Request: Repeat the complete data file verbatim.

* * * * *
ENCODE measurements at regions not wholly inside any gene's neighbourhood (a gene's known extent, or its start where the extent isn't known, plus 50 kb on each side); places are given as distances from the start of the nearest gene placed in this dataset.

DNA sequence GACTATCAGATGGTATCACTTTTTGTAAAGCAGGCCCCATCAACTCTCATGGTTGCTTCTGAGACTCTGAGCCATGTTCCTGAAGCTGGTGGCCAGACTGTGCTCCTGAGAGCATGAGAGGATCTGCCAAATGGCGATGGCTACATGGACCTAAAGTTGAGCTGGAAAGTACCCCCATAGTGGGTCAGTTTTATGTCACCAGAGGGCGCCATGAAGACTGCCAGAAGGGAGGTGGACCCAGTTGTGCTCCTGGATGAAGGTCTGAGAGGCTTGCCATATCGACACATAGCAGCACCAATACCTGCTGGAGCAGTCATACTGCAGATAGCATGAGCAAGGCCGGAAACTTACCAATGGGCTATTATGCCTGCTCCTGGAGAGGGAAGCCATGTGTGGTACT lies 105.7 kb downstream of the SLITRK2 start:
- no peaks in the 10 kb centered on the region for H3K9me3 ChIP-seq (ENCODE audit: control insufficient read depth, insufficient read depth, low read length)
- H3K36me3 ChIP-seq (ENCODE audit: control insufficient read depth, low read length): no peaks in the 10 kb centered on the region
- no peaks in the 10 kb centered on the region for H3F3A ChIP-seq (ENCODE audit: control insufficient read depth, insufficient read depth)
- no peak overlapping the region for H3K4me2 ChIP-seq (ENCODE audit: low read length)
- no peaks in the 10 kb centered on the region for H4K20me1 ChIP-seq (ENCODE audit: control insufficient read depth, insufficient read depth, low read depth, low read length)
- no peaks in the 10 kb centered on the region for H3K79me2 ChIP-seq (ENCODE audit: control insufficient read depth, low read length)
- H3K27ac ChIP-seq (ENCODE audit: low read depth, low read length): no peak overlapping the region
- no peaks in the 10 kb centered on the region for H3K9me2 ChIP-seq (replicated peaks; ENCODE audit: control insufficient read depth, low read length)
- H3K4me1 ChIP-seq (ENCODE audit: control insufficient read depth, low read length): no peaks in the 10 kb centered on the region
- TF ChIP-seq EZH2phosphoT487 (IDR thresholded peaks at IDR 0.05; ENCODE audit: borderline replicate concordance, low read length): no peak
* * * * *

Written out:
ENCODE measurements at regions not wholly inside any gene's neighbourhood (a gene's known extent, or its start where the extent isn't known, plus 50 kb on each side); places are given as distances from the start of the nearest gene placed in this dataset.

DNA sequence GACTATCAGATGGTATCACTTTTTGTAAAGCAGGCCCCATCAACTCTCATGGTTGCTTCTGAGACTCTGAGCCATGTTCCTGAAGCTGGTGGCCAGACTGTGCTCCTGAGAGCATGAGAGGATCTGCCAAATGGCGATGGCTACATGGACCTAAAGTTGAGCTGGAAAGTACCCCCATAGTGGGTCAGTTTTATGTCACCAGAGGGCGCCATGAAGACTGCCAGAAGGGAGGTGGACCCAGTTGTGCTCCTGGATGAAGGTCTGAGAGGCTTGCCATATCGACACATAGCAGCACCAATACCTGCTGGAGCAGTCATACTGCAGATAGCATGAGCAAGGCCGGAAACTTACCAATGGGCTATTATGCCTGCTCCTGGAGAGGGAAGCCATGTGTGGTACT lies 105.7 kb downstream of the SLITRK2 start:
- no peaks in the 10 kb centered on the region for H3K9me3 ChIP-seq (ENCODE audit: control insufficient read depth, insufficient read depth, low read length)
- H3K36me3 ChIP-seq (ENCODE audit: control insufficient read depth, low read length): no peaks in the 10 kb centered on the region
- no peaks in the 10 kb centered on the region for H3F3A ChIP-seq (ENCODE audit: control insufficient read depth, insufficient read depth)
- no peak overlapping the region for H3K4me2 ChIP-seq (ENCODE audit: low read length)
- no peaks in the 10 kb centered on the region for H4K20me1 ChIP-seq (ENCODE audit: control insufficient read depth, insufficient read depth, low read depth, low read length)
- no peaks in the 10 kb centered on the region for H3K79me2 ChIP-seq (ENCODE audit: control insufficient read depth, low read length)
- H3K27ac ChIP-seq (ENCODE audit: low read depth, low read length): no peak overlapping the region
- no peaks in the 10 kb centered on the region for H3K9me2 ChIP-seq (replicated peaks; ENCODE audit: control insufficient read depth, low read length)
- H3K4me1 ChIP-seq (ENCODE audit: control insufficient read depth, low read length): no peaks in the 10 kb centered on the region
- TF ChIP-seq EZH2phosphoT487 (IDR thresholded peaks at IDR 0.05; ENCODE audit: borderline replicate concordance, low read length): no peak